For John O’Shea, the point of this gospel is not just to persevere in prayer, but that personal spirituality and social justice are two sides of the same coin. In Jewish theology, two activities embody spirituality: devekut, which means “clinging to God,” or contemplation, and tikkun o’lam, which means “repair of the world” or the work of justice. “Clinging to God” and “repair of the world” are two sides of the same coin. Having an integrated spirituality without either element is impossible. Praying to God is for the purpose of effecting social justice. God answers the cry for justice by giving it to the hearts of the ones who cry. In this way the ones who pray will endure because they will be grounded in God. The energy of wearing down injustice is mediated through the widow, but it does not originate with her. It is the result of her communion with God made possible by her continual praying.
To pray always and not to lose heart means more than merely persevering in the face of difficulties. It is more than not giving up. It is coming forward with love and being faithful to the ways of peace. We can resist the temptation to resort to actions more unjust than oppressive structures when we integrate our hearts into the heart of Jesus. He is the one who prayed always in the garden of Gethsemane, who stayed awake, and who was able to resist the temptation to resort to violence or run away, as did the disciples who fell asleep. He is the relentless widow who prays always until his heart becomes the heart of God.
Jesus asks us to listen to what the unjust judge says to himself. He is vulnerable to being exposed for who he is. This is what he most fears and what eventually will drive him to give justice. The relentless widow unmasks injustice until justice is given, even if it is given only reluctantly.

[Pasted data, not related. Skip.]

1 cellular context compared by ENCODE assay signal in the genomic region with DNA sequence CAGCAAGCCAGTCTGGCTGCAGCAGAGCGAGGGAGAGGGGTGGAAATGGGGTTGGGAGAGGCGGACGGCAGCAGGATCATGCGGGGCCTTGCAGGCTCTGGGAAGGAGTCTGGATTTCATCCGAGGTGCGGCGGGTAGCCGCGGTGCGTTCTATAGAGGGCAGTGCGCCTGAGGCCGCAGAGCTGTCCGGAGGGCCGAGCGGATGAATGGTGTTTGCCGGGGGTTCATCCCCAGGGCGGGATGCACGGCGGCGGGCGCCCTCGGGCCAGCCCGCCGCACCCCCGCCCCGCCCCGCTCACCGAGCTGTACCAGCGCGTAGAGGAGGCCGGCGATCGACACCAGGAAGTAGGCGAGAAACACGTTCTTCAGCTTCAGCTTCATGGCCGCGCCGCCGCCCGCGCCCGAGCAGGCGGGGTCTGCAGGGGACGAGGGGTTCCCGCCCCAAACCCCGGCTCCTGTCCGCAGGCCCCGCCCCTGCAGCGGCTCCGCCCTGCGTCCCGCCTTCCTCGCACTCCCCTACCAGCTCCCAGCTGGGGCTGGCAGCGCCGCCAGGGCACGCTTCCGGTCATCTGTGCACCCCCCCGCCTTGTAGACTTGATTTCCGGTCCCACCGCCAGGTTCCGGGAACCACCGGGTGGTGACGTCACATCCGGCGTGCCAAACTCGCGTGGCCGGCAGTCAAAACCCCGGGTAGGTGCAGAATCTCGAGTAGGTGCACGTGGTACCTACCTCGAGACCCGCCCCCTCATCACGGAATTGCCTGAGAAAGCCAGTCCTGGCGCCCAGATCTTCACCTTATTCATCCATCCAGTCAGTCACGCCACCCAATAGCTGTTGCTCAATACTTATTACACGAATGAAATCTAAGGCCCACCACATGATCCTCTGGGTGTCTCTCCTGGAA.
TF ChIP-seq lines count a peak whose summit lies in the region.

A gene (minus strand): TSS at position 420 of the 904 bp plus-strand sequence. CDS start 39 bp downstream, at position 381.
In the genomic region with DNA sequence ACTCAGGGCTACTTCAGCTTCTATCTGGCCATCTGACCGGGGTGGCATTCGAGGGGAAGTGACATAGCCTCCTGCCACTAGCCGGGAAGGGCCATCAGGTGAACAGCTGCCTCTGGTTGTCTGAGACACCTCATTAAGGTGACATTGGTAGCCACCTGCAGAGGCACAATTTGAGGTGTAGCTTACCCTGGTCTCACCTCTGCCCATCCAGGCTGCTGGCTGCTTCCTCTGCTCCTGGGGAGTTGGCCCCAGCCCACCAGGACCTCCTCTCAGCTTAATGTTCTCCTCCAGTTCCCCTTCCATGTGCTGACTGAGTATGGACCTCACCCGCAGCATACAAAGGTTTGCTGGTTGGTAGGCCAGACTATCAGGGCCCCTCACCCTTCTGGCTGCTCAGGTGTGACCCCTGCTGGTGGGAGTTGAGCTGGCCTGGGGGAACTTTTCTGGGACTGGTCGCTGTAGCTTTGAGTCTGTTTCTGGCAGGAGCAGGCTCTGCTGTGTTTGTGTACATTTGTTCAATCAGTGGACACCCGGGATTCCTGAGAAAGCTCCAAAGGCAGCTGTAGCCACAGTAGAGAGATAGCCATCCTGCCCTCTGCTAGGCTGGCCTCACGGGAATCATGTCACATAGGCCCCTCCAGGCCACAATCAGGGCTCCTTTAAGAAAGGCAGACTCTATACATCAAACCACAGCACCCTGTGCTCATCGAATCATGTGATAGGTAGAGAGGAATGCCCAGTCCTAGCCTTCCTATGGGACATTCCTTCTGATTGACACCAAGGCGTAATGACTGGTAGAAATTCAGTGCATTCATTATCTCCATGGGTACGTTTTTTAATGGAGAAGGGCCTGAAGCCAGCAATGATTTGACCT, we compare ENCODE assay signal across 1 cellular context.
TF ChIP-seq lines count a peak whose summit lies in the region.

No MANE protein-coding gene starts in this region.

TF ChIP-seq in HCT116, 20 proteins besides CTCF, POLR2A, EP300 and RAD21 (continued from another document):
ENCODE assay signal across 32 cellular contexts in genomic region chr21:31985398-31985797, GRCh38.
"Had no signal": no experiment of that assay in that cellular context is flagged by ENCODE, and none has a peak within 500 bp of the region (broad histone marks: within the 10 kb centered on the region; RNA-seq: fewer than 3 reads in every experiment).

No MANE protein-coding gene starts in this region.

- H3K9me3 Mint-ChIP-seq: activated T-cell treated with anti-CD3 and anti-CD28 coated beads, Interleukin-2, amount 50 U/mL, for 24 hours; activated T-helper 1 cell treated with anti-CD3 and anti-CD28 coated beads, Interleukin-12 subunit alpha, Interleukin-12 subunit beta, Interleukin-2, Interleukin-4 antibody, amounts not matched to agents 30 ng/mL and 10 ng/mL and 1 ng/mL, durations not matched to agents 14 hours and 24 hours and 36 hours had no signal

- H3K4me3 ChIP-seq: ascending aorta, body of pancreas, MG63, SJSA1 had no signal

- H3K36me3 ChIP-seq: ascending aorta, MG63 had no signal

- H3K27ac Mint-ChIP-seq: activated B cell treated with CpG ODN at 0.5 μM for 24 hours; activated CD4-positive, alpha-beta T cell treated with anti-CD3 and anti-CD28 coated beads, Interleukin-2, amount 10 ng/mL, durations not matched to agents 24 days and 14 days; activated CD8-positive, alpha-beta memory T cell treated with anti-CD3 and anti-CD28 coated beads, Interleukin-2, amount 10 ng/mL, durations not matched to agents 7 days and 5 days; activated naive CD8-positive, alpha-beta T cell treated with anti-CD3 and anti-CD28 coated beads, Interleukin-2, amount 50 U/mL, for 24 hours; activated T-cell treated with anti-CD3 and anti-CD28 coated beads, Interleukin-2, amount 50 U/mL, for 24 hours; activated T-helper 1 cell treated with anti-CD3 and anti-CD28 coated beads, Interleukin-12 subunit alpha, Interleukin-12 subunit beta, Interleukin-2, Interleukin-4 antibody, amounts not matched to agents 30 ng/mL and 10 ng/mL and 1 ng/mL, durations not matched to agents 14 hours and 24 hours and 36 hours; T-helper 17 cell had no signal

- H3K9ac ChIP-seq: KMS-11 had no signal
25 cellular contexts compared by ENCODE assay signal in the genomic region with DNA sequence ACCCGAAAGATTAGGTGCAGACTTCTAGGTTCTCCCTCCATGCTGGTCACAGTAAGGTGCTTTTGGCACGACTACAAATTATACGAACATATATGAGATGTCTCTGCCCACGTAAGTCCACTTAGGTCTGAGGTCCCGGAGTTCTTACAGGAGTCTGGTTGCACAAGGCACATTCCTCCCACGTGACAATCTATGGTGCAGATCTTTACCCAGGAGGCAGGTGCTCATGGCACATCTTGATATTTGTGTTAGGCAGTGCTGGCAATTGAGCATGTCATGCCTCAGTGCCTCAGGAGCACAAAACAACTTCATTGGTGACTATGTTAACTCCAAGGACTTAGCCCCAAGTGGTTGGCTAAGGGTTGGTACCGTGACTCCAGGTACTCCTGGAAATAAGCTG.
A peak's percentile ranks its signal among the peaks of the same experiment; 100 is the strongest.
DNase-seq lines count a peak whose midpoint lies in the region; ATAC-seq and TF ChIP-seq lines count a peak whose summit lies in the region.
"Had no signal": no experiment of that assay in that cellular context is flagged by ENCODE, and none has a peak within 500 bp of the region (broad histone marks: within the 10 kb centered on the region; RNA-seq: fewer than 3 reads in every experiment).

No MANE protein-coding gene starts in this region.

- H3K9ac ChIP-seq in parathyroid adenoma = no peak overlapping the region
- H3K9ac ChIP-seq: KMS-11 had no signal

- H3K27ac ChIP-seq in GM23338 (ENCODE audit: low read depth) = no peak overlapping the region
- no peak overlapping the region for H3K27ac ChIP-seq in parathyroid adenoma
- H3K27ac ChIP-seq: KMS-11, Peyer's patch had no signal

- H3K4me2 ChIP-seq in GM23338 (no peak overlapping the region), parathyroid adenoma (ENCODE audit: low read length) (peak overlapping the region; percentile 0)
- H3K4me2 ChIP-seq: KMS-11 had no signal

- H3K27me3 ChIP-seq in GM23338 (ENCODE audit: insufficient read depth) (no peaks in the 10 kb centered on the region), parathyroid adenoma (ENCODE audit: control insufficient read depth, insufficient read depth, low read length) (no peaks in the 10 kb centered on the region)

God suffuses the hearts of those who pray with justice, and then with empowered hearts they bring this justice into the affairs of earth. God does not intervene as a separate agent of activity and bring a justice to the human world that humans themselves cannot bring. And since injustice is an individual habit and an ingrained social structure, perseverance to transform it is difficult to maintain. It is difficult to wear something down that is so pervasive, so the effort is endless. Only those grounded in the heart of God will persevere.
The eucharist is all about faith expressed through action. We believe that through the prayer of this community and the celebrant, the Body and Blood of Jesus is made present on the altar. We believe that as we receive communion, we are transformed into the Body of Christ. Empowered in this way, we are commissioned to go out, sustained by prayer, to work for both peace and justice.
So, have faith, and express that faith through sustained prayer and undaunted work for both peace and justice in our world.
Sylvain Lavoie, OMI, Archbishop Emeritus of the Archdiocese of Keewatin-The Pas, is chaplain at the Star of the North Retreat House in St. Albert, Alta. He continues to live out his motto, Regnum Dei Intra Vos (the kingdom of God is among you), which is his overriding focus and passion.